The Money Makeover: “Cut! Cut! Cut!”
Simple, we need to cut back on what we are spending.
- Cutting back allows us to create some surplus cash that we can use for better things.
- Surplus cash is great for getting the debt down quicker.
- If your debt is clear, then it is more cash to have more fun with.
- If we are spending stuff on what we can do without, why have it in the first place?
So the idea is lovely – but how can we cut back?
First off, we need to actively start hunting for ways for us to cut back. Your current expenses are there because you have convinced yourself you need them. Now we need to hunt for opportunities where we can convince ourselves to get rid of them.
Our budget is the first port of call. This is where we can look for “tracks” that may lead us to taking down some expense-based game.
First, review all of the sections that are not based on “fixed costs”:
- Recurring Credit Card Charges
- Utilities (while they appear fixed, you may be able to get rid of them).
- Recreation and Entertainment
Now ask yourself “Do I need this?”, now ask it again. And again. And again. You need to keep asking it until you get that funny stirring of guilt come up. The first time you ask it, you will be like “sure” – but trust me, ask yourself 5 times and tell me you honestly feel the same.
If you can’t convince yourself for long, cut it.
I am a geek. I hack by day, I hack at night, I study, I love it.
Here are some assumptions that may be made about me, or I may have had about myself:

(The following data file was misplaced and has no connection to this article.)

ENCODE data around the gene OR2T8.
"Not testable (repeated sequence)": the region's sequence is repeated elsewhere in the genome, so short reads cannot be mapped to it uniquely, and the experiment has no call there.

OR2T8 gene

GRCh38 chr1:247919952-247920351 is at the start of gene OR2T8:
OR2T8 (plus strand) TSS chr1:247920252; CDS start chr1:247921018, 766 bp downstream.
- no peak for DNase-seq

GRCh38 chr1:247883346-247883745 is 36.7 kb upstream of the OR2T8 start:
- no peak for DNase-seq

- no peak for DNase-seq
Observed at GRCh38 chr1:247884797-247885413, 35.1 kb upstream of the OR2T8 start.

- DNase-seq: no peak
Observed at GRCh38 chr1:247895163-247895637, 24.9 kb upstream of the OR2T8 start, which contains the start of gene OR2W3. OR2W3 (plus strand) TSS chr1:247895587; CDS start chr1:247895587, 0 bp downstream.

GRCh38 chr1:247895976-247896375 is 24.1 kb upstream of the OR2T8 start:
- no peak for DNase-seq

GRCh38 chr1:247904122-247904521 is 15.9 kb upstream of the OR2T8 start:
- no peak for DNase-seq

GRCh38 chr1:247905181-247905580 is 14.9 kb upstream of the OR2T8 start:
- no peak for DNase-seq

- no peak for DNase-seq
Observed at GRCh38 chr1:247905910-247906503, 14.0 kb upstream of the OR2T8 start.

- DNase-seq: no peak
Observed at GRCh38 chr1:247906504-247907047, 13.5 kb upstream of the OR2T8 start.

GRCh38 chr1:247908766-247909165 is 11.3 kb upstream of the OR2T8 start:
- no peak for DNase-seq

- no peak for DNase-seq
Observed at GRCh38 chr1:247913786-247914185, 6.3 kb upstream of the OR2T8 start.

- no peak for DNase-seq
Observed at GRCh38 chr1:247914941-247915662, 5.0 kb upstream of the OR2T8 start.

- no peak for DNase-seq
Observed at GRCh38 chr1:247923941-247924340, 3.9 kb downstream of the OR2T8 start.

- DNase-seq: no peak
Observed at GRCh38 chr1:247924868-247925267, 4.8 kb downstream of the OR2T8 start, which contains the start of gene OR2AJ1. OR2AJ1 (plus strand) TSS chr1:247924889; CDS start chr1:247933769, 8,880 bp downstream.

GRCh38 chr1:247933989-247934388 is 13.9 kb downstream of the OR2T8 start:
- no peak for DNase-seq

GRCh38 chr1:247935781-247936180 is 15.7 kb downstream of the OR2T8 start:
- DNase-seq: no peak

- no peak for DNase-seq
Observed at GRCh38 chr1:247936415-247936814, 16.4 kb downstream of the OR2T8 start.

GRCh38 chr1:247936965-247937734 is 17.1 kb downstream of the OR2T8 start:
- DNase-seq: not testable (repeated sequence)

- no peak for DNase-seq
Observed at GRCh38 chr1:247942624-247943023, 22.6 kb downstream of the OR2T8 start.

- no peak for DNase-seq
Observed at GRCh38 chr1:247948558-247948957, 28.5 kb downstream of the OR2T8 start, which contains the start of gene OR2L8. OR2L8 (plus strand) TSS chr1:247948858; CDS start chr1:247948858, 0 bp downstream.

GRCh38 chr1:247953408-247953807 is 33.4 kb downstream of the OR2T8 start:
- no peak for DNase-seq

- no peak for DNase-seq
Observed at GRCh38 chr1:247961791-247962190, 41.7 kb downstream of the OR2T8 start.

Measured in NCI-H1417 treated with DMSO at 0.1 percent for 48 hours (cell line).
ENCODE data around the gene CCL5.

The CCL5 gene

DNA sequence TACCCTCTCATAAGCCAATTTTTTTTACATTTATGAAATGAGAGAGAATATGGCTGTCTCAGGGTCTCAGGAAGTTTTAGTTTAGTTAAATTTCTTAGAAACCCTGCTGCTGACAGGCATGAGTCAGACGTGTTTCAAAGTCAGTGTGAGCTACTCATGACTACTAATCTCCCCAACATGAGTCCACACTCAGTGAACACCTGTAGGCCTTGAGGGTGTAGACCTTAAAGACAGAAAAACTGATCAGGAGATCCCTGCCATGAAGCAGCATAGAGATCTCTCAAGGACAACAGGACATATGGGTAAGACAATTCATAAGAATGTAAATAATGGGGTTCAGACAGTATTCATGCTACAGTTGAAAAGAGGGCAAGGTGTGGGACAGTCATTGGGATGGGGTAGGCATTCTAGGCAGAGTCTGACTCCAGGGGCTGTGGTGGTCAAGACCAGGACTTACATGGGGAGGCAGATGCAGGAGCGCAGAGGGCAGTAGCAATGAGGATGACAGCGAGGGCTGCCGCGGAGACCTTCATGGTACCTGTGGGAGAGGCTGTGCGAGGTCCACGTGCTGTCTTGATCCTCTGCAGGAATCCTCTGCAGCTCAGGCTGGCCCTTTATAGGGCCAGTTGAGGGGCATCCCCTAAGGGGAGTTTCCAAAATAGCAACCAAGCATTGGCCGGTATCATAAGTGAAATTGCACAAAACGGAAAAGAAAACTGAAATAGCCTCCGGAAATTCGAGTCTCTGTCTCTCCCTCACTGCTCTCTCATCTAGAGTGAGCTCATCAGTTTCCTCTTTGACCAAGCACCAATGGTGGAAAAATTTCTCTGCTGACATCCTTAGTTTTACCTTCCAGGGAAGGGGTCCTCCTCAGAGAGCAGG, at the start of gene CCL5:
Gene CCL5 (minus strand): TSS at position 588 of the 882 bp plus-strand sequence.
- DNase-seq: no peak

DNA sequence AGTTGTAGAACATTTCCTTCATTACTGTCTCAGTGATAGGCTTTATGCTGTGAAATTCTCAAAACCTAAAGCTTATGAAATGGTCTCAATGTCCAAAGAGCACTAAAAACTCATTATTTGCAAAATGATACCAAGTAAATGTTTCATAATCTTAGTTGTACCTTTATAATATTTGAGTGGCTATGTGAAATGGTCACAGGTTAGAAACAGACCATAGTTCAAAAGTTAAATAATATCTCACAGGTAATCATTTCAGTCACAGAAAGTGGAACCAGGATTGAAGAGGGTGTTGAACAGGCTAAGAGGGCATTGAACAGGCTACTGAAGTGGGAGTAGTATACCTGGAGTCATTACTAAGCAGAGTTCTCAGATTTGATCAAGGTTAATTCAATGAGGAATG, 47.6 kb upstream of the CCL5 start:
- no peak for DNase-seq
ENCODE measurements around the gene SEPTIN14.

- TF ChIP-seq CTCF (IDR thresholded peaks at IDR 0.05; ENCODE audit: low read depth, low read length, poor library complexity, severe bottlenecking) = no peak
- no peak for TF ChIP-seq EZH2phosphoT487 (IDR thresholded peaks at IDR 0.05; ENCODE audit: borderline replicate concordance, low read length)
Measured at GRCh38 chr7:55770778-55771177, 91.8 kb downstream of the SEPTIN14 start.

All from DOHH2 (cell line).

- I study a lot, so need access to the latest and greatest tech materials.
- I need to have a website.
- I need the biggest and best broadband connection.
So, it would be no surprise that:
- I was paying >£30 a month in hosting charges and domain names.
- I was paying ~£8 a month for an O’Reilly Safari subscription.
- My current broadband costs are £10 (ADSL) + £13 Line Rental
So I can’t do without them can I? Can I? CAN I?
Well, I CAN.
- I ditched my old site and used Github’s awesome “Pages” feature. Currently, this redirects back to this blog, but I will update to do some more interesting stuff when I have time. Total cost: £0.
- Safari subscription has been cancelled. I have instead focused on improving my signal:noise ratio in my RSS Reader. I also have got myself a library card :) Total cost: £0.
- I intend to get rid of the broadband connection once the contract is up. You can get dongles for internet (which will be fine for me, I don’t need the 15Mbps connection, 1-2 is fine). Total cost: ~£15ppm.
Total savings: ~£46.
Now, based on the fact that I am averaging £40 a week on food. That’s not too shabby. Don’t think “what can I do without”, wipe the slate clean and ask yourself “what do I need”, whatever you have and isn’t on the list, cut it.
So, you have taken some time out and identified some things you can cut. Now we need to act on this. Strike while the iron is hot!
Cut It! Just cancel it! Stop buying it! Sure, you are going to miss it at first (maybe) – but the “pain” will subside. Every time you wish you had it back, make a note of it. Watch as the days and weeks pass.. Notice how you start noting it down less? Yup, that’s called “not really missing it” baby!